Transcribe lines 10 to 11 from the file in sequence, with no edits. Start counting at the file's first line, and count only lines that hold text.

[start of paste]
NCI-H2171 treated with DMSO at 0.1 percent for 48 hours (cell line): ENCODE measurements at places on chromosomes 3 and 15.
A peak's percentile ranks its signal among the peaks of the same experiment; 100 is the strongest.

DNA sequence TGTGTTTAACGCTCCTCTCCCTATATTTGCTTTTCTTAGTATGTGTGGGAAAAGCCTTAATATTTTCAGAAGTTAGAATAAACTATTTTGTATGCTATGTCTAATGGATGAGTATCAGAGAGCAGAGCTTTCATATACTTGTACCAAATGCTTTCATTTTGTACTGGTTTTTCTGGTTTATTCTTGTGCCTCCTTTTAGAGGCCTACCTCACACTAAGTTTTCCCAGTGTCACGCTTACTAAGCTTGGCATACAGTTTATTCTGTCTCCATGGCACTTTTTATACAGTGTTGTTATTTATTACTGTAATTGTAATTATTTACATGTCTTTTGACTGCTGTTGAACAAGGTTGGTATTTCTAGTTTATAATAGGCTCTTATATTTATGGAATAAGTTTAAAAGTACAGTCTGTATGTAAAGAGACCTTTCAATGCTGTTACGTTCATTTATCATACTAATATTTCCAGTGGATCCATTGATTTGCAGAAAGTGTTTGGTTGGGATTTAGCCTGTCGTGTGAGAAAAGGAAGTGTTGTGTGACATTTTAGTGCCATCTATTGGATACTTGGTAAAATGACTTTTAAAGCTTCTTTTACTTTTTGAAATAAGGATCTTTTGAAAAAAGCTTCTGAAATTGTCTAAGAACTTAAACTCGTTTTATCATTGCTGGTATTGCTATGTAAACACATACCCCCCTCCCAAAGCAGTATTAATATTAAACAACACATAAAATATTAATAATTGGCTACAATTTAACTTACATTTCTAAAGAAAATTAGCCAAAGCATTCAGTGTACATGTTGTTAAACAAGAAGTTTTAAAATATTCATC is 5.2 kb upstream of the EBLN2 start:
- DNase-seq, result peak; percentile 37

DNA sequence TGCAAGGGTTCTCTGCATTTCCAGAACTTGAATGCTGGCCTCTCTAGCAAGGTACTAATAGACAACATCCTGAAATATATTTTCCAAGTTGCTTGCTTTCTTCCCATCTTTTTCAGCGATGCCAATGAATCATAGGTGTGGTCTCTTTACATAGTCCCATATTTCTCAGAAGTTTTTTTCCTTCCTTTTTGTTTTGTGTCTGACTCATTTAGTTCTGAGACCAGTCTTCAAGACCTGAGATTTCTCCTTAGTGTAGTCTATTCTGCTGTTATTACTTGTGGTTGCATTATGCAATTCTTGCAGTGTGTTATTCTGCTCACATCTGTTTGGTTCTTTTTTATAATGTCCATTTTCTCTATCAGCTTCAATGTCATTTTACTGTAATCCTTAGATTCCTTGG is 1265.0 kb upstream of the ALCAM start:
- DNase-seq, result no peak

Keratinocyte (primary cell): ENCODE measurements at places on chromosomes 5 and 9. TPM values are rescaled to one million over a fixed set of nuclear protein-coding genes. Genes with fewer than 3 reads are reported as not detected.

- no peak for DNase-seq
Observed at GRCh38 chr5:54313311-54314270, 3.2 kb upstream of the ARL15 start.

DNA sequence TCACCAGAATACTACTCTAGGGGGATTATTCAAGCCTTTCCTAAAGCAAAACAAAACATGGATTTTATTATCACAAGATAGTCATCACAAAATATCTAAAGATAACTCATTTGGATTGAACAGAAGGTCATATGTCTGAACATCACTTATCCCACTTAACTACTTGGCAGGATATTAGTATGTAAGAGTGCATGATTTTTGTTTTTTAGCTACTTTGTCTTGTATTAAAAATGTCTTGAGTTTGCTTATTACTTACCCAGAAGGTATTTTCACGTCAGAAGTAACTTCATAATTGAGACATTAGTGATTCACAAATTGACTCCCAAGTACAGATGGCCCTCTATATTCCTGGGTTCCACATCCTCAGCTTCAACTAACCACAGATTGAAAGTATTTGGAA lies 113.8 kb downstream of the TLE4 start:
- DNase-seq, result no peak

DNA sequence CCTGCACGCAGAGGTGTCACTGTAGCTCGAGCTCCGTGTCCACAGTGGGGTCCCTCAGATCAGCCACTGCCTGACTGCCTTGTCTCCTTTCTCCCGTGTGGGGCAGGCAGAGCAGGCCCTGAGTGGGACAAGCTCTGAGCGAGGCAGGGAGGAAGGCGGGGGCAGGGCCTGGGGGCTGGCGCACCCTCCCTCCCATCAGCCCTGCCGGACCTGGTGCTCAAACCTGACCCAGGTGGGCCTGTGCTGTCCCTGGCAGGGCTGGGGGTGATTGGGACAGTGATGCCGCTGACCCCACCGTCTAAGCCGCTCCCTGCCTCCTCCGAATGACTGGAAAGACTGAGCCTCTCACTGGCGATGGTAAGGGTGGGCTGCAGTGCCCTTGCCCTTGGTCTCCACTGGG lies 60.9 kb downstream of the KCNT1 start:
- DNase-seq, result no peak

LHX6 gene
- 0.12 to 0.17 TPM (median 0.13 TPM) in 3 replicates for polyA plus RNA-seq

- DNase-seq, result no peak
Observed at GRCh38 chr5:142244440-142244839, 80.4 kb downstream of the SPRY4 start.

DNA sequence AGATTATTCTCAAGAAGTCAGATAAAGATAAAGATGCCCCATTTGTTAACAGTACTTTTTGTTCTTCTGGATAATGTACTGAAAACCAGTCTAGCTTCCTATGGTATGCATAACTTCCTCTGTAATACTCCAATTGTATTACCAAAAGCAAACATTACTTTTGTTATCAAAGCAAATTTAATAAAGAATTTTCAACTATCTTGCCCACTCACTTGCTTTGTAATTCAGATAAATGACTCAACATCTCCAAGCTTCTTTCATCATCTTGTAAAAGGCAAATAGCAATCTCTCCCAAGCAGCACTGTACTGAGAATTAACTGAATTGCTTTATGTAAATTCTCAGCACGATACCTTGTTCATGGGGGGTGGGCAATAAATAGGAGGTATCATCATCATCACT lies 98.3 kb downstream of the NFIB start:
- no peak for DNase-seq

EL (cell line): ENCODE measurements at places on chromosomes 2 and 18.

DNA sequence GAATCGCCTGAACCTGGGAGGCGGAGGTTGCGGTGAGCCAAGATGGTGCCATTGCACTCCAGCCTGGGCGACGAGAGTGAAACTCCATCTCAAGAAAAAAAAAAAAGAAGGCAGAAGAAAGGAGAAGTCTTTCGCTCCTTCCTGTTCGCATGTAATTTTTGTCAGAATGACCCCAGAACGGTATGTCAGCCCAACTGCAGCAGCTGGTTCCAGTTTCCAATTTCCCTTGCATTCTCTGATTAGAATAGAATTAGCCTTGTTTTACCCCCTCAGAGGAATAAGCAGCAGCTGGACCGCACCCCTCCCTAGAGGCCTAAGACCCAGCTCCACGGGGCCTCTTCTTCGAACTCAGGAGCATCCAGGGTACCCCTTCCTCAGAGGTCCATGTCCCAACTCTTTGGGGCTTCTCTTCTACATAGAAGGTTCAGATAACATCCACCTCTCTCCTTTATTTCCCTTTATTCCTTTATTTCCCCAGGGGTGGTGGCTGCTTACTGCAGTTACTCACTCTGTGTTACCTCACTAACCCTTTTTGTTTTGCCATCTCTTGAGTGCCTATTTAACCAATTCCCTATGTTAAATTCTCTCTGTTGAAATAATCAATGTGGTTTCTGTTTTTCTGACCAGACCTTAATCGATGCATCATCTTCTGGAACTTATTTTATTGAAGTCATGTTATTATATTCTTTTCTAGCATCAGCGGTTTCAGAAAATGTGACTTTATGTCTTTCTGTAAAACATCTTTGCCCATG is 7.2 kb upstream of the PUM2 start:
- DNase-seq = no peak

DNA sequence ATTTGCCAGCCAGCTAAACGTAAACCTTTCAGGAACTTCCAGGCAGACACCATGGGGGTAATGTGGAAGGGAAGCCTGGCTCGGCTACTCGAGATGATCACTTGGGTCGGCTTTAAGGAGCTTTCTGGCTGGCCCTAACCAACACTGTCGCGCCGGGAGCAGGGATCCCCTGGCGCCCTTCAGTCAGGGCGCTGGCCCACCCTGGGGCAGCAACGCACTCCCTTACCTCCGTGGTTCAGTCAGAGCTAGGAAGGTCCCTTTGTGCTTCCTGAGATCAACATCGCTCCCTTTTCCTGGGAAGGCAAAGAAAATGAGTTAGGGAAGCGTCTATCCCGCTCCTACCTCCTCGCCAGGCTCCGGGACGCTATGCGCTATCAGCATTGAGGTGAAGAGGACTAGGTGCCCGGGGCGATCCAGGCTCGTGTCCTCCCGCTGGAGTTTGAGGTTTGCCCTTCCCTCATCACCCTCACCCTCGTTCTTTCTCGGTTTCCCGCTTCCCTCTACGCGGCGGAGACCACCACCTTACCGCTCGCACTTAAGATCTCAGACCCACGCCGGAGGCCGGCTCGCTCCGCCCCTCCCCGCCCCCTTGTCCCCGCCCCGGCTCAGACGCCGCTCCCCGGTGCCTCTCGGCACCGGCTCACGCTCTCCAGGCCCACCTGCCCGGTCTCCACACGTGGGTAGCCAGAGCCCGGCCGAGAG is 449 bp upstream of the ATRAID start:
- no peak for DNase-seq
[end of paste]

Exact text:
DNA sequence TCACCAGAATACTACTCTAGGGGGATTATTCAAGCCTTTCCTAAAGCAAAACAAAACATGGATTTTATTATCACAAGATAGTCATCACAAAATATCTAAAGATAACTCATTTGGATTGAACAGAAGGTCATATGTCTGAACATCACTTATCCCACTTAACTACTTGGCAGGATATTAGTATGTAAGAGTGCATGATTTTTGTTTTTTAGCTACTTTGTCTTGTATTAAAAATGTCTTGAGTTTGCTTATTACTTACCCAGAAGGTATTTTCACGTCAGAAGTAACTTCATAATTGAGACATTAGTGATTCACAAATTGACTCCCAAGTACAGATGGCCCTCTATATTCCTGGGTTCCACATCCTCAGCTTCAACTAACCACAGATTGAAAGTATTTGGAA lies 113.8 kb downstream of the TLE4 start:
- DNase-seq, result no peak